The Predators have been poking around for weeks, looking to see what they could get in a trade for star defenseman Shea Weber, who's a restricted free agent. The fruitless talks have been maddening for Weber, and for all the teams waiting on Nashville, and last night the Flyers put an end to it all. They signed Weber to a 14-year, $110 million offer sheet, and the Preds now have seven days to match.
It's a ballsy move by Philly. Offer sheets, like what we've just gone through with Jeremy Lin, simply aren't done that often in hockey. (One of them nearly led to a GM barn fight.) It's seemingly a weird gentleman's agreement thing, and GMs get righteously pissed when they're used, even though they're totally above board. Interestingly, it was the Flyers who used the first offer sheet with a salary cap in place, agreeing with Ryan Kesler in 2006. Then-GM Bob Clarke said:
"It was sort of an unwritten rule that you didn't sign any Group 2 players because the other team would match. In today's (salary cap) world, you may not match. You may take the compensation. This is the first one (offer sheet), but it's not going to be the last."
Let's take a moment to applaud Paul Holmgren and Shea Weber for an exquisite offer sheet, the details of which are a master class on big contracts in the dying days of the current CBA. With labor talks ongoing, the NHL's financial landscape is going to look a lot different by opening night—but Shea Weber is going to be a happy man in orange and black.
- This deal is frontloaded, like all the other massive deals signed in recent years. Nick Kypreos has the details: $14 million a year for the first four years, $12 million each of the next two, $6 million in years seven through ten, then wee little payouts of $3M, $1M, $1M, and $1M. The point? Salary cap relief for the Flyers. The cap hit gets averaged out, so even in those lucrative first few years, it'll only cost Philly about $7.85 million against their cap. Even if he never plays the last few years of the deal.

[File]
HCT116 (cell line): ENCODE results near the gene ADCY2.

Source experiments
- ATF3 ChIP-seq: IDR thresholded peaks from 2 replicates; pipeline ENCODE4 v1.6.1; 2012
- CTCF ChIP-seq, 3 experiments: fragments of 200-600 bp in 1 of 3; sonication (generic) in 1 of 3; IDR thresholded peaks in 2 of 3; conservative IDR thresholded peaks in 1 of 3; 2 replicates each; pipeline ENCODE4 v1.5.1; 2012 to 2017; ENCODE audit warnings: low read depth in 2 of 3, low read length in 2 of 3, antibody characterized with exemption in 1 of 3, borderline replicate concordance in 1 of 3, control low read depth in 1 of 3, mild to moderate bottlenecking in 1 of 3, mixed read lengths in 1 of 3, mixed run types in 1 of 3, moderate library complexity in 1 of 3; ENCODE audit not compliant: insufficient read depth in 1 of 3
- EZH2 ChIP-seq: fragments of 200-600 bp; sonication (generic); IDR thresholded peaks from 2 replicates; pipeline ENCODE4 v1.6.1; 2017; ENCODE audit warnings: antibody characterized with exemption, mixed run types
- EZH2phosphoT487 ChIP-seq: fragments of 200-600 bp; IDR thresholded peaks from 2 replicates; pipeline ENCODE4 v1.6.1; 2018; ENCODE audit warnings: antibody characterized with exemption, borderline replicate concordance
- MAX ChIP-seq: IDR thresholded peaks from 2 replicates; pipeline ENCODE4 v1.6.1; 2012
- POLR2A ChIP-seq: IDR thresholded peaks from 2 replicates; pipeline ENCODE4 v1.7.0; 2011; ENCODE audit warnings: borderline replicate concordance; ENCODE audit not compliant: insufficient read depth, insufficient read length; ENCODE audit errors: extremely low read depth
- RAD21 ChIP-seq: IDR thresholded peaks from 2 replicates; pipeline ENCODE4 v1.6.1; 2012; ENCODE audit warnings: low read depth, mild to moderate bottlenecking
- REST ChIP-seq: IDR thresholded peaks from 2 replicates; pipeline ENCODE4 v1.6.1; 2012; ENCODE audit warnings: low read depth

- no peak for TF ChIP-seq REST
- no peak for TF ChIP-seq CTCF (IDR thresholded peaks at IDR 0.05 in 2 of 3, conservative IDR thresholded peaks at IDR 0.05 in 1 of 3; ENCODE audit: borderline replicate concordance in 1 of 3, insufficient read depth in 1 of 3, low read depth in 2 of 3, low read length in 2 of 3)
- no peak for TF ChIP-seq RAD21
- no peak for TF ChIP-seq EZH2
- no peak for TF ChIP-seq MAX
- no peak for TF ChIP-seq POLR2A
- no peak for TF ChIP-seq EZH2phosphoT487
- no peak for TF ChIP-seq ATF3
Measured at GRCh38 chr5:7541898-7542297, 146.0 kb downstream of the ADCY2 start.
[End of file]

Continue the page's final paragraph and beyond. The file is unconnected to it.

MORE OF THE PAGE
- Yes, this pisses the NHL off to no end. They put their foot down on Ilya Kovalchuk's similar deal, but they probably can't touch this one—until frontloaded contracts are likely abolished in the new CBA. The Flyers got this one in under the wire.
- (Just like the big deals for Zach Parise and Ryan Suter, Weber's deal ends when he's 40. An NHL amendment, passed after the Kovalchuk mess, forbade long-term deals from running past a player's 41st birthday. Again, nice work, Homer.)
- Any 14-year deal, never mind the player's age, might not be legal after the new CBA is in place. Owners are beating the drum hard for term limits on contracts, and one report has them aiming for a five-year maximum. There's a good chance no team will ever be able to lock up a superstar for their entire career on a single deal—but that won't be retroactive. Weber would be Philly's until 2026, something no team would be able to say if they traded for him this year then signed him as an unrestricted free agent next summer. And Weber might be the last 26 year old to be set for the rest of his hockey life.
- What's in it for Weber? This is the truly brilliant part of Philly's offer, and also relates to something the owners are fighting hard for in the new CBA: salary rollbacks. The owners claim they're paying too much money (and yet sign players to $110 million contracts without blinking, but that's not the point.) They're pushing for leaguewide salary rollbacks starting next year, which would even affect existing contracts. How to protect Weber's $110 million from becoming something less than $110 million?
- Signing bonuses. Weber will actually only make $1M in salary each of his first four seasons. But he'll receive $52 million in signing bonuses over those four years, and $68 million over his first six. And signing bonuses cannot be touched by any proposed salary rollbacks. True, guaranteed money.
- The signing bonuses also mean Nashville has almost no chance of matching the offer. They could match, and try to trade Weber to get something for him. But as Kypreos points out, they'd have to keep him for a full calendar year before attempting to move him, and pay him $27 million (one year's salary, two years' signing bonuses) for just that one season.
Flyers fans should be sending their front office mash notes today. Preds fans? Well, if your team doesn't match, you'll get four first-round draft picks as compensation. Which, from a perennial playoff team like the Flyers, isn't much. Probably a lot of teams kicking themselves today about not having used offer sheets over the last six years.